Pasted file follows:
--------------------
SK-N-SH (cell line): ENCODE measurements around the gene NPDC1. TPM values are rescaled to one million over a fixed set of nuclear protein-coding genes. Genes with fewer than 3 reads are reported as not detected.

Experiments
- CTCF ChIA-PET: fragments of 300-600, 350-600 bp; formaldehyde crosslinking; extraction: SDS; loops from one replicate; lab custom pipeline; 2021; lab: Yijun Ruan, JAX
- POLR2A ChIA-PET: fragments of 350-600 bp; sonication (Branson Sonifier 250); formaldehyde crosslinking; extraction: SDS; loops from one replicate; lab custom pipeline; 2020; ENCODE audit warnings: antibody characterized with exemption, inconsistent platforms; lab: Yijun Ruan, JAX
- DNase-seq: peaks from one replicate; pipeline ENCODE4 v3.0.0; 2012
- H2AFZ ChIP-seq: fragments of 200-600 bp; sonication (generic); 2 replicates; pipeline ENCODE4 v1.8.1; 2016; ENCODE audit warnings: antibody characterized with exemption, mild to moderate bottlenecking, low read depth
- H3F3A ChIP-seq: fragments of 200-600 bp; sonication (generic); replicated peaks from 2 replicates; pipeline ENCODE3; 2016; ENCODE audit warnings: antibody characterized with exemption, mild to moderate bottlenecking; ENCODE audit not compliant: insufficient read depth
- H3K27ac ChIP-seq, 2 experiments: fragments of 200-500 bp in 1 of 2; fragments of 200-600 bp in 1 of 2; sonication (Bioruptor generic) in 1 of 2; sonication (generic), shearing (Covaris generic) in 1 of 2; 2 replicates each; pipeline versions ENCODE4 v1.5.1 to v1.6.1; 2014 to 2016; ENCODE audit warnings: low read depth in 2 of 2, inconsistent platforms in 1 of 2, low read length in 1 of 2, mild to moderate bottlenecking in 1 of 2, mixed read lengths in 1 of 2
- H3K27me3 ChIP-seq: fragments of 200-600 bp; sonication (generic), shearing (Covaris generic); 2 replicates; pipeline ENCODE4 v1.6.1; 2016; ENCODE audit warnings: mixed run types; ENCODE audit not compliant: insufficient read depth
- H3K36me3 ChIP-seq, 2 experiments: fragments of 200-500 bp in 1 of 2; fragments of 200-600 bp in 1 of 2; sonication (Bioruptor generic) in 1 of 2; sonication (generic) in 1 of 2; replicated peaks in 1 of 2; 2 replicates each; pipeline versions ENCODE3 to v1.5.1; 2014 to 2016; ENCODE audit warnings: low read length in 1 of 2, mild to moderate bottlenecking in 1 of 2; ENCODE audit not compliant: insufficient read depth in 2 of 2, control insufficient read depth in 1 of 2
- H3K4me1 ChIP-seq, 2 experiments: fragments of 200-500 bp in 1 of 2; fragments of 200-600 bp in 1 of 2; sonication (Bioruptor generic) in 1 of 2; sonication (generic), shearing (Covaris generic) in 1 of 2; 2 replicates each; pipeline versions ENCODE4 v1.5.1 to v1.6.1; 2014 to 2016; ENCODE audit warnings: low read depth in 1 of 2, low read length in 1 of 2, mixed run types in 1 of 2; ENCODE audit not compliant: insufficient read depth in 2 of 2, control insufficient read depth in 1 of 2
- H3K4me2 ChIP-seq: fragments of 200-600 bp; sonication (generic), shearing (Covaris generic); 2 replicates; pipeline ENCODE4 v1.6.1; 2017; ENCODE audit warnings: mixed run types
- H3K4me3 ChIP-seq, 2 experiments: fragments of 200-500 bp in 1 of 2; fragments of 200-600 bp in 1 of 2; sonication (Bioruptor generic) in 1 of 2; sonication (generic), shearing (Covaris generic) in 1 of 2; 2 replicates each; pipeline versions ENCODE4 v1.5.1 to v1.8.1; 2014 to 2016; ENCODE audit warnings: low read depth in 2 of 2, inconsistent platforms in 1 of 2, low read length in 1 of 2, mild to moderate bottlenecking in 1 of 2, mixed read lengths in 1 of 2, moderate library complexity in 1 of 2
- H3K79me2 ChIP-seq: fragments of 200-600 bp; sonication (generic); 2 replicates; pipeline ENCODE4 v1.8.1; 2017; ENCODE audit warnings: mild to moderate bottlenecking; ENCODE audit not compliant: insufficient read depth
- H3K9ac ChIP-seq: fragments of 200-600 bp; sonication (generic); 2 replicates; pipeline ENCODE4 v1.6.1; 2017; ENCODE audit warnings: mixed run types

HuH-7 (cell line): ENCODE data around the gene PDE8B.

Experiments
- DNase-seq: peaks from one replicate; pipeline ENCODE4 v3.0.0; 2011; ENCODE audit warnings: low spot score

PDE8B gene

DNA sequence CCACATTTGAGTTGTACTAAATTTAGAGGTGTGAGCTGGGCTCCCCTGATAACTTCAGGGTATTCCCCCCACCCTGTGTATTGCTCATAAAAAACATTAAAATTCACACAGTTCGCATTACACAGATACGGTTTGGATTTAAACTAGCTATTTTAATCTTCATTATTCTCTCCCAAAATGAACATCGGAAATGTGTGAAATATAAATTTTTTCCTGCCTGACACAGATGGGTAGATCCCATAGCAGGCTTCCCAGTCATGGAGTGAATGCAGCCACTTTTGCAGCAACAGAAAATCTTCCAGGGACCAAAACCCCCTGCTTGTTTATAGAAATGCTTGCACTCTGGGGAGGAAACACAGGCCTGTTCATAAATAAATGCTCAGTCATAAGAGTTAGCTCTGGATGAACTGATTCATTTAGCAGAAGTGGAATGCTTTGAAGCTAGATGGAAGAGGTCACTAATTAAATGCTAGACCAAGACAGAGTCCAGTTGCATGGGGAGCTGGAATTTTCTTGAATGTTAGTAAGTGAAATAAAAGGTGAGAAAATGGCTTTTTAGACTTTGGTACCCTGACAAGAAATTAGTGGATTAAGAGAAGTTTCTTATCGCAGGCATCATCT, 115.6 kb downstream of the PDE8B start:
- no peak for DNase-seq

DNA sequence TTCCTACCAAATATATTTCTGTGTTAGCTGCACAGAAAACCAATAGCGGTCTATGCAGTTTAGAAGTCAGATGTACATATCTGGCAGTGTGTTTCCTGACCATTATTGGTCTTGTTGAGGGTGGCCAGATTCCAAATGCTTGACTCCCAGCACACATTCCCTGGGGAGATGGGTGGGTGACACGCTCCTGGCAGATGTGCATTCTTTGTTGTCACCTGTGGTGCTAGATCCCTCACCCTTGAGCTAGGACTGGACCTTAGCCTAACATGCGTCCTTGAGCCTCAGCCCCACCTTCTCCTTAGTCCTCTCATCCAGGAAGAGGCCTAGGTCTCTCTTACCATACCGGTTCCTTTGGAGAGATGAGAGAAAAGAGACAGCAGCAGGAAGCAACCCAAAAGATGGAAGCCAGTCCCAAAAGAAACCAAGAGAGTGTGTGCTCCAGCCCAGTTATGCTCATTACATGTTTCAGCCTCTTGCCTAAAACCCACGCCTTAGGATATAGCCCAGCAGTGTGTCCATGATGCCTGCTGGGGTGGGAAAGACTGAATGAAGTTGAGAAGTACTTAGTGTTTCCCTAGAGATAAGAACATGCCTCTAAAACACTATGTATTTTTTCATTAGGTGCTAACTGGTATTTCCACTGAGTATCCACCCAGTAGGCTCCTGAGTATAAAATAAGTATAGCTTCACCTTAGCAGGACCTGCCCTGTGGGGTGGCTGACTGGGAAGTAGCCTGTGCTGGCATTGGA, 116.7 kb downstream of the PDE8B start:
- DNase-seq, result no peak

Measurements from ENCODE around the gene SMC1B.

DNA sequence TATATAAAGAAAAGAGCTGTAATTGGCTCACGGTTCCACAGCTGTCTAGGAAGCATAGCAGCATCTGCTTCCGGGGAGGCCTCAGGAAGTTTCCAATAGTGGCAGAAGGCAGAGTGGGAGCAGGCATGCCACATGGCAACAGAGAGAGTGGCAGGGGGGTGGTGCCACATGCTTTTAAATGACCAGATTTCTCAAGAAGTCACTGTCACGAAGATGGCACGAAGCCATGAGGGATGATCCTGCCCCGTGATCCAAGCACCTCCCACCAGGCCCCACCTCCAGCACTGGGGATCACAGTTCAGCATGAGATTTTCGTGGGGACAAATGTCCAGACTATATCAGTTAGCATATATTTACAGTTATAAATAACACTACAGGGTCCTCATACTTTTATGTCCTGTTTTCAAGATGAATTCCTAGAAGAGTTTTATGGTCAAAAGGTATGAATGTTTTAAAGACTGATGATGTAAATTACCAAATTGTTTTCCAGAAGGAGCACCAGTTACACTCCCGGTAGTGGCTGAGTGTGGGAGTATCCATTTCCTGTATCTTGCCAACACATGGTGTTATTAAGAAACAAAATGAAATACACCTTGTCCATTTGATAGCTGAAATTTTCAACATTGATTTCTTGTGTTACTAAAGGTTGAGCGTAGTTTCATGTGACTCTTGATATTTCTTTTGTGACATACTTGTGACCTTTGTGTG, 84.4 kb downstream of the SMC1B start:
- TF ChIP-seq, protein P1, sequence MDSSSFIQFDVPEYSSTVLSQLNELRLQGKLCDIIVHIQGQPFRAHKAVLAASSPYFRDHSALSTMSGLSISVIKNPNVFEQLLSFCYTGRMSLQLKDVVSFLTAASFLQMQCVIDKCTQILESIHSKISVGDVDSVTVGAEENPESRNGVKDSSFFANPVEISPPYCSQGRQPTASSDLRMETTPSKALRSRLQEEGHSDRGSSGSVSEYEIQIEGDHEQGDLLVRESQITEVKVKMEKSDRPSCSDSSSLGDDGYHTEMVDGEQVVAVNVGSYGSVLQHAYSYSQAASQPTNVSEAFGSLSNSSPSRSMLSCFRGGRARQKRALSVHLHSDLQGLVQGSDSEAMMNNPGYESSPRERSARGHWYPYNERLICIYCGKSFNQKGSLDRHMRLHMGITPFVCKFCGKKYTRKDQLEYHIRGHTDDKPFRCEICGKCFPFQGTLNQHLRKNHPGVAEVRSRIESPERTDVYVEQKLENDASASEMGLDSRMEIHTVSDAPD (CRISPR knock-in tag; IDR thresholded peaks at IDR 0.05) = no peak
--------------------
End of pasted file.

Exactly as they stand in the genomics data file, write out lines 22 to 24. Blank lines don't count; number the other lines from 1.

DNA sequence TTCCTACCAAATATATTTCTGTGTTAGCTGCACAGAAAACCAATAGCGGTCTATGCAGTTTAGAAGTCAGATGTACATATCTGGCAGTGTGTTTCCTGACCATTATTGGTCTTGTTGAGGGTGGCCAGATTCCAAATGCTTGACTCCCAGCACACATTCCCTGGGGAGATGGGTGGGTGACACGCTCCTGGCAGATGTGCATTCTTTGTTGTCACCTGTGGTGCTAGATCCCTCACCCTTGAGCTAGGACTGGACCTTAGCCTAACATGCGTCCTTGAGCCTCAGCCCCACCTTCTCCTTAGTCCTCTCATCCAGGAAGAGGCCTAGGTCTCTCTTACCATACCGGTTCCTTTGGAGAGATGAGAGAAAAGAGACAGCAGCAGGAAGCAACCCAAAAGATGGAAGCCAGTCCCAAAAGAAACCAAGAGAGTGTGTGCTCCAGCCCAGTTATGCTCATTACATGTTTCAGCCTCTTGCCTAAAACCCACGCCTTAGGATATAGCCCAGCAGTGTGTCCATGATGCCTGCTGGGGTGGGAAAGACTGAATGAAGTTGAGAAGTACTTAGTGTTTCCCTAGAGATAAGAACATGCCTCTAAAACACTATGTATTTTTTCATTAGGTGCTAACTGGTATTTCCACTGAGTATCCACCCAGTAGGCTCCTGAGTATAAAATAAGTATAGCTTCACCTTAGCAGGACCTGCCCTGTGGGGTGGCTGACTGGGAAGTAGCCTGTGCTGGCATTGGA, 116.7 kb downstream of the PDE8B start:
- DNase-seq, result no peak

Measurements from ENCODE around the gene SMC1B.